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Summary for 4401 Phinney AVE / Parcel ID 8129700070 / Inv #

Historic Name: Fitch House Common Name: Fitch/Nutt House
Style: Vernacular Neighborhood: Fremont
Built By: Year Built: 1900
In the opinion of the survey, this property appears to meet the criteria of the Seattle Landmarks Preservation Ordinance.
The Fitch/Nutt House has an interesting construction history. The original 14x22 gable section in the rear (west end) was likely constructed about 1900 and three years later the side gable addition (east section) was built. The land was vacant in 1896 but had a building by spring 1900. In August 1899, within months after he arrived in Seattle, carpenter Jackson D. Fitch (b. 1862) purchased three platted lots in the Sunset Heights subdivision of Seattle. Fitch probably built a 14 x 22 foot gable dwelling soon after he acquired the property, completing it by late 1899 or early 1900. Since Fitch did not live there, he probably rented it out during the early boom years of the Alaska Gold Rush period. By 1902, Fitch got a good paying job working for the Moran shipyards and he sold his Sunset Heights subdivision lots to carpenter and house builder Thomas W. Nutt (b. 1859) who took up residency in Fitch’s former house. Nutt, a southern boy from Tennessee, came to Seattle about 1900 via Texas and Oregon having acquired a wife (Pamela b. 1859) from Missouri and a son and daughter (b. 1887 and 1891) along the way. After Nutt purchased other lots within the block, increasing his holdings to nine lots, he started moving buildings around. On November 20, 1902 the Seattle Building Department issued Nutt a permit to move the residence and build a 14 x 32 foot 1 ½ story addition which was probably added to the east of the original building. After living in the enlarged house for about five years the Nutts moved. Thomas Nutt moved his family to various homes between Lake Union and Green Lake plying his trade until 1914 when he left town. In 1922 the house was moved again before settling down in its present location. At the time Fitch built the house the Green Lake streetcar line ran down Woodland Park Avenue about eight blocks from the house. Later occupants. Grace Sheets purchased the house in 1933. In 1937 the house rented for $15.50 per month. From the late 1930s through World War II Warren P. and Edith C. Palmer lived in the house. Warren Palmer worked for Seattle Gas Company as operator engineer. During the war, housing was difficult to obtain in Seattle. U.S. Navy serviceman S. Carson and Patricia P. Carson rented a room in the house. By the late 1940s J. J. and Dorothy M. Skillingstead moved in. J. J. Skillingstead worked as a modelmaker for Boeing Airplane Company. By 1954 Vincent L. Yuhas, another Boeing employee, lived there with his wife Jewell. Eight years later Mark D. and Betty J. Goble occupied the house. The Historic Seattle Building Survey of the Fremont neighborhood listed the house as Significant to the City. The 1979 Seattle Historic Resources Survey also inventoried the house. The residence appears to meet City of Seattle Landmark criteria due to the age of the structure (over 100 years old) and minimal alterations.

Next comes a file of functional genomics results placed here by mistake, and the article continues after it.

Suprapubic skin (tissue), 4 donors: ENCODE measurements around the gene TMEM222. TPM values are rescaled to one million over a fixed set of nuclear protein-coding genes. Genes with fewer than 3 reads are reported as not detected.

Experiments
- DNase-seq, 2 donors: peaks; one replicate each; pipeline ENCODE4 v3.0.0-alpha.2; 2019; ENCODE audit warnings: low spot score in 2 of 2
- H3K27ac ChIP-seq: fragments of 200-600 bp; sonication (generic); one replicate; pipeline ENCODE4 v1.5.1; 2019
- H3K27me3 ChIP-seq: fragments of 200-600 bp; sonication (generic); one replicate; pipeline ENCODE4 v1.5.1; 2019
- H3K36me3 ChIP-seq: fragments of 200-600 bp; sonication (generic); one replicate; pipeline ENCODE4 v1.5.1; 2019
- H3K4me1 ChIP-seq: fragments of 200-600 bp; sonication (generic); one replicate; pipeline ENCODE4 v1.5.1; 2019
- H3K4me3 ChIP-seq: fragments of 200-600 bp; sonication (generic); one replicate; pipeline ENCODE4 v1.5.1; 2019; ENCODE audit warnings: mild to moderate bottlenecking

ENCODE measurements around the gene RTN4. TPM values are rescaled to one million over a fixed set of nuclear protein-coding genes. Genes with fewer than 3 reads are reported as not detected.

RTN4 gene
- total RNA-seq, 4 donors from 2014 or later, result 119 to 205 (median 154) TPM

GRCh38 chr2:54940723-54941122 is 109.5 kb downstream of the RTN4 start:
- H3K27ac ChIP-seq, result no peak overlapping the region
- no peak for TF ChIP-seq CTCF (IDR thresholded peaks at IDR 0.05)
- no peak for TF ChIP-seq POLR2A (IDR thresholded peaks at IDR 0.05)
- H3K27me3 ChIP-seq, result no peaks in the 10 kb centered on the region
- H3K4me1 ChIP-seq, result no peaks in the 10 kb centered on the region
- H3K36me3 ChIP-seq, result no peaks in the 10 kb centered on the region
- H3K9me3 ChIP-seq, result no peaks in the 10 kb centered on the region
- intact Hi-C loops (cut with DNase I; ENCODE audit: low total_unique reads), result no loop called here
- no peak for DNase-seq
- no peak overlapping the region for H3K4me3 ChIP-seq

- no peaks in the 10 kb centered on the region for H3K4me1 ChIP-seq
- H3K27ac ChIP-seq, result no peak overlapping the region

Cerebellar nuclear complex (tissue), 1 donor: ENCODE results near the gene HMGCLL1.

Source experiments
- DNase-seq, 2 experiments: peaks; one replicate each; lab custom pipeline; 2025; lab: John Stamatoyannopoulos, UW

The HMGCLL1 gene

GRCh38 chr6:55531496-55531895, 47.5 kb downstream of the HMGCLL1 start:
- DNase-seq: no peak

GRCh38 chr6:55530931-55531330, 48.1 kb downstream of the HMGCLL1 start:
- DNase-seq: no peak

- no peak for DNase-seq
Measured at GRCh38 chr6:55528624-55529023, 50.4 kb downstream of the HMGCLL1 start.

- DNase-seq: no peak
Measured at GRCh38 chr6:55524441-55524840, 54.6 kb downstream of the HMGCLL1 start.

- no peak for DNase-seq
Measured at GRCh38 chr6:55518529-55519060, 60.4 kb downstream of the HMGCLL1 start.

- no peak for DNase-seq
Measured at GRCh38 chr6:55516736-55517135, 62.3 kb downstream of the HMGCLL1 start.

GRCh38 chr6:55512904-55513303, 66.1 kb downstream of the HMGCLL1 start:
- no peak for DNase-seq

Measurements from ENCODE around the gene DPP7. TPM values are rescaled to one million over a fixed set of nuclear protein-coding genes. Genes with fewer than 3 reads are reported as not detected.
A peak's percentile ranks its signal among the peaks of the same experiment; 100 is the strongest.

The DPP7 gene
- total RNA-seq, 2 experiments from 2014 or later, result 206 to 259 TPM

The cross gable venacular house was constructed over a two to three year period. The one and a half story front gable residence was constructed about 1900 with a 14 x 32 feet side gable section added to the front (east end) in 1902 (permit # 17536). During the summer of 1922 the residence was moved on the lot to its present location (permit # 215726). The building is sited on a corner lot at the northwest corner of N. 44th Street and Phinney Avenue N. The side gable section has a turned cornice and on the east elevation there are three gable wall dormers. A 5 x 27 foot one story flat roof addition with a recessed porch is attached to the east elevation. The flat roof is a balcony which is accessed by a door in the center gable The original narrow sloped roof 'trim' that separated the first floor from the balcony has been squared off. Double hung windows.

Detail for 4401 Phinney AVE / Parcel ID 8129700070 / Inv #

Status: Yes - Inventory
Classication: Building District Status:
Cladding(s): Wood - Clapboard Foundation(s): Concrete - Block
Roof Type(s): Gable Roof Material(s): Asphalt/Composition
Building Type: Domestic - Single Family Plan: T-Shape
Structural System: Balloon Frame/Platform Frame No. of Stories: one & ½
Unit Theme(s): Architecture/Landscape Architecture
Changes to Plan: Moderate
Changes to Windows: Intact
Changes to Original Cladding: Intact
Major Bibliographic References
City of Seattle DCLU Microfilm Records.
King County Property Record Card (c. 1938-1972), Washington State Archives.
Polk's Seattle Directories, 1890-1996.
City of Seattle. Seattle Inventory Field Form. 1979.
Sanborn Map Company. Insurance Maps of Seattle, Washington. (New York, Sanborn Map Company, 1904-1905) 4 volumes.
Sanborn Map Company. Insurance Maps of Seattle, Washington. (New York, Sanborn Map Company, 1916-1919) volumes 1, 3, 4, 5, 6.
Sanborn Map Company. Insurance Maps of Seattle, Washington. (New York, Sanborn Map Company, 1949-1950 update) 11 volumes.
Seattle Daily Bulletin
Historic Seattle Preservation and Development Authority. “Fremont: An Inventory of Buildings and Urban Design Resources.” Seattle: Historic Seattle, 1975.

Photo collection for 4401 Phinney AVE / Parcel ID 8129700070 / Inv #

Photo taken Nov 23, 2004
App v2.0.1.0